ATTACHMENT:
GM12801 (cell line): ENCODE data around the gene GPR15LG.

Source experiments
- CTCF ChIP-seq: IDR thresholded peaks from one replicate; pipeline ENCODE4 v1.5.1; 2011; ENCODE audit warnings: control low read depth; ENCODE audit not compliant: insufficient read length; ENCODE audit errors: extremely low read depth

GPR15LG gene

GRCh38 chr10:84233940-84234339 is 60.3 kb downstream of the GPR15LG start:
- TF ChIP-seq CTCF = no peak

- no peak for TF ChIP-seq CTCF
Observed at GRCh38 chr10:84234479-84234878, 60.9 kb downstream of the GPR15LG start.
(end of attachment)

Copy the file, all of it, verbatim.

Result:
GM12801 (cell line): ENCODE data around the gene GPR15LG.

Source experiments
- CTCF ChIP-seq: IDR thresholded peaks from one replicate; pipeline ENCODE4 v1.5.1; 2011; ENCODE audit warnings: control low read depth; ENCODE audit not compliant: insufficient read length; ENCODE audit errors: extremely low read depth

GPR15LG gene

GRCh38 chr10:84233940-84234339 is 60.3 kb downstream of the GPR15LG start:
- TF ChIP-seq CTCF = no peak

- no peak for TF ChIP-seq CTCF
Observed at GRCh38 chr10:84234479-84234878, 60.9 kb downstream of the GPR15LG start.